“Only be careful, and watch yourselves closely so that you do not forget the things your eyes have seen or let them fade from your heart as long as you live. Teach them to your children and to their children after them. Remember the day you stood before the Lord your God at Horeb…
You saw no form of any kind the day the Lord spoke to you at Horeb out of the fire. Therefore watch yourselves very carefully, so that you do not become corrupt and make for yourselves an idol, an image of any shape, whether formed like a man or a woman, or like any animal on earth or any bird that flies in the air, or like any creature that moves along the ground or any fish in the waters below. And when you look up to the sky and see the sun, the moon and the stars – all the heavenly array – do not be enticed into bowing down to them and worshipping things the Lord your God has apportioned to all the nations under heaven. But as for you, the Lord took you and brought you out of the iron-smelting furnace, out of Egypt, to be the people of the inheritance, as you now are.” – Deuteronomy 4:9-10, 15-20
A Thought for the Day
Silence can be unnerving, but it can also be restorative and restful. The difference often depends on expectations. When we approach a situation expecting and hoping for quiet, we embrace and enjoy the silence that comes. When we approach a situation expecting noise and clamour, the silence is unsettling and disturbing.
Here in Deuteronomy chapter 4 Moses is recounting one such experience of God that the nation of Israel had. He is speaking about the moment he met with God on Mt Sinai, when he “approached the thick darkness where God was.” (Exodus 20:21) This encounter with God wasn’t one that took place in silence; there was thunder, a loud trumpet blast, and God himself spoke audibly. However, the people of God were used to “seeing” their God, in the pillar of fire/cloud and in a different sort of way with the idols of Egypt; but here the experience involved “no form of any kind”.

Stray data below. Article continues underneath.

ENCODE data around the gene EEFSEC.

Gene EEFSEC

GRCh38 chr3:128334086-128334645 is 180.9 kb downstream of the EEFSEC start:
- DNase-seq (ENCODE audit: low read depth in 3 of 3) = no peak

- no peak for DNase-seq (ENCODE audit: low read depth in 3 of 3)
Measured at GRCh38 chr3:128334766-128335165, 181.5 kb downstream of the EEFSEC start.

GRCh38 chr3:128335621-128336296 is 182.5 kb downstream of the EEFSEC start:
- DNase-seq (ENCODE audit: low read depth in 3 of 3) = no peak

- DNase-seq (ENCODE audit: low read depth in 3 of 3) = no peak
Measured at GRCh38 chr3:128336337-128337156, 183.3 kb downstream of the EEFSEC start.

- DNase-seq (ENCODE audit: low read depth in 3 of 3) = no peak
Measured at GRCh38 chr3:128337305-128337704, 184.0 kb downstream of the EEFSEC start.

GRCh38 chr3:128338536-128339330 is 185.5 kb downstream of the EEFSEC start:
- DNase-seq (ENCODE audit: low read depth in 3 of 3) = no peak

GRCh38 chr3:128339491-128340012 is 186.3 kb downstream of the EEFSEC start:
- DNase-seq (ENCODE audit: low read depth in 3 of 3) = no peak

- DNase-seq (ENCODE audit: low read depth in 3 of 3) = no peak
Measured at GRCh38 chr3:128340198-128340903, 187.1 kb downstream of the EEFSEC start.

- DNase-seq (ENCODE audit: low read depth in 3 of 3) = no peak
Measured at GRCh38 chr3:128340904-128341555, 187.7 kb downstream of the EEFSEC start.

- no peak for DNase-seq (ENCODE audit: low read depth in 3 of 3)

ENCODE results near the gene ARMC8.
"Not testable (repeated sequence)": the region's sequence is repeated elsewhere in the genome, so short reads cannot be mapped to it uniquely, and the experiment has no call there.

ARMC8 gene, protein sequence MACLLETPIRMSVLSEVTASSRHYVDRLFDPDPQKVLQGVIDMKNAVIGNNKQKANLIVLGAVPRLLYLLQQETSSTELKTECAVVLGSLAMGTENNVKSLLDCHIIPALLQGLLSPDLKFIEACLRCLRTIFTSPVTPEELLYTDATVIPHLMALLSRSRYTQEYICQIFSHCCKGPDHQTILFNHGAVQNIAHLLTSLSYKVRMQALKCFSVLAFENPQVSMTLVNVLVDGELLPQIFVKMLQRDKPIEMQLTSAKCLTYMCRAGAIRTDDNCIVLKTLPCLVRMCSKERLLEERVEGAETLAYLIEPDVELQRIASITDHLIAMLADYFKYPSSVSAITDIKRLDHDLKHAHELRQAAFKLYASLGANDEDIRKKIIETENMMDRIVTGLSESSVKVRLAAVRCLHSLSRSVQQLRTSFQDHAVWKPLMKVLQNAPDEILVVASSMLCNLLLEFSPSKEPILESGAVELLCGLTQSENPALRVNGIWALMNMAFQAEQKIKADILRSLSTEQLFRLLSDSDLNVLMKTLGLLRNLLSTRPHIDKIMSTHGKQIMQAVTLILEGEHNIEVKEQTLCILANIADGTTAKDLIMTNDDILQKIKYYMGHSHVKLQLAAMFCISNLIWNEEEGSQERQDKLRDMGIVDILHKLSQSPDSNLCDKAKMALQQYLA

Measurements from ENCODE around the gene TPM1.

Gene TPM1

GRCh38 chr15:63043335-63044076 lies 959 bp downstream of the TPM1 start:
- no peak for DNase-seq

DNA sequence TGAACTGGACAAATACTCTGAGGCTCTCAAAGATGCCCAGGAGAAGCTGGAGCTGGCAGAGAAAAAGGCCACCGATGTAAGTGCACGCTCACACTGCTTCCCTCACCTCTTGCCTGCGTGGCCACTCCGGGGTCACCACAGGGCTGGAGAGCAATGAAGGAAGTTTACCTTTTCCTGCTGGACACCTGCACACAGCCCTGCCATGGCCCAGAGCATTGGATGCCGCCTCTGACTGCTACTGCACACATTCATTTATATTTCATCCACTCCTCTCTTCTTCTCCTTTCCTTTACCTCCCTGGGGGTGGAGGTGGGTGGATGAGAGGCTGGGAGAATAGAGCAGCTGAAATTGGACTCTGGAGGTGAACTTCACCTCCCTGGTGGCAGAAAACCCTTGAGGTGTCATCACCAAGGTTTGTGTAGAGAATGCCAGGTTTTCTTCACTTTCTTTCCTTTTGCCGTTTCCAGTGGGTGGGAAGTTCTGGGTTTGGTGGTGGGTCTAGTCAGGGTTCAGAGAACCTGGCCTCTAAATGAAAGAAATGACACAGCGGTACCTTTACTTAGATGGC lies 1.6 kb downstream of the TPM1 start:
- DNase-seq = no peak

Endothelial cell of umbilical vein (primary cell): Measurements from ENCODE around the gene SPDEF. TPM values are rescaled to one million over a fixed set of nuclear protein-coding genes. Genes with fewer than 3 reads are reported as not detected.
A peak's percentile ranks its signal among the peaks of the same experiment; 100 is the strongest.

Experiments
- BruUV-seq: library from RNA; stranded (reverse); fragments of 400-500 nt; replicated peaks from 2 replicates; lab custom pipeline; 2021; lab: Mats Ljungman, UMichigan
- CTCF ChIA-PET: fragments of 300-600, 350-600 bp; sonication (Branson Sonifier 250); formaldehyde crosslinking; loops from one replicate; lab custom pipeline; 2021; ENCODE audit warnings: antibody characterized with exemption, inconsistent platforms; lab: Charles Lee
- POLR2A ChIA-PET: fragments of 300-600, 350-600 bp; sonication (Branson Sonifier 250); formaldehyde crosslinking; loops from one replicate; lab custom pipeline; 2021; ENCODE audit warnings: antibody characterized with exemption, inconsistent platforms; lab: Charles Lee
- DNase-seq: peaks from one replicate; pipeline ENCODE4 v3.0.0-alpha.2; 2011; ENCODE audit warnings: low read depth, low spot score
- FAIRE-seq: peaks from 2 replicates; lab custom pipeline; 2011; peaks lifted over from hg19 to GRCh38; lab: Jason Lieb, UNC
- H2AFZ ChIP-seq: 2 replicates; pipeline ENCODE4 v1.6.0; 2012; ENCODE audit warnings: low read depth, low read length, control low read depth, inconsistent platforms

They were in unchartered territory, which is often what periods where God appears to be silent with us feel are like. Most of us don’t have consistent encounters with God in a pillar of fire, or a burning bush, or with his glory filling our lounge like a thick dark cloud. What many of us do have though, is an expectation that God will speak to us; through the Bible, directly into us, through friends, pictures, and nature. When we find ourselves in a situation where we are hoping, expecting, or even needing God to speak, silence can be really hard. And in that context, Moses’ words have a lot of value to us.
The first thing Moses challenges his people to do in these moments of silence where our expectations of how we are encountering God aren’t being met is to remember. It can be so easy to just slip into forgetting how faithful God has been to us and is, how much he loves us, and the ways that we have encountered him before. If you find yourself in a season of silence, whatever that looks like, take some time today to remember. As you pray for your five, remember the way that God has rescued you. As you pray for your five, ask God to help them remember all that he has done for them – whether they knew it was God or not.
The second thing Moses challenges his people to do in these moments of silence is to not rush to define God and make an idol of any shape or kind. Because that too is incredibly tempting when we walk through unchartered territories where we aren’t encountering God in the ways that we are used to. It can be so easy in these moments of darkness or silence to attribute God’s name to things that have helped us, and may have been used by God, but are not God himself. We need to be ok with the uncertainty. As you pray for your five, believe that God can work in them in ways that you have never seen or experienced yourself. As you pray for your five, ask God to be and appear as whatever he needs to in order to connect and rescue them.
Praying for your Five:
“Heavenly Father, thank you so much that we are never separated from you. No matter how silent or dark this moment is, we can have significantly grounded confidence that you are still here. Please give me the faith to continue to seek you on behalf of [say the names of your five], especially when it seems like you are no where in sight. Meet with them in the centre of their silence and darkness; give them an encounter with you that will change them and their lives forever. Amen.”
Praying Something Old
This prayer comes from St Teresa of Avila in the 16th century AD. Make it your prayer today and then pray it over your five as well.
Let nothing disturb you,
Let nothing frighten you,
All things are passing away:
God never changes.
Patience obtains all things
Whoever has God lacks nothing;
God alone suffices.
Praying Something New
Set an alarm on your phone or watch to go off every hour. When the alarm goes off, sit in quiet for a few deep breaths and remind yourself that God is close, that he is there with you. Then simply ask for your five to know he is close too.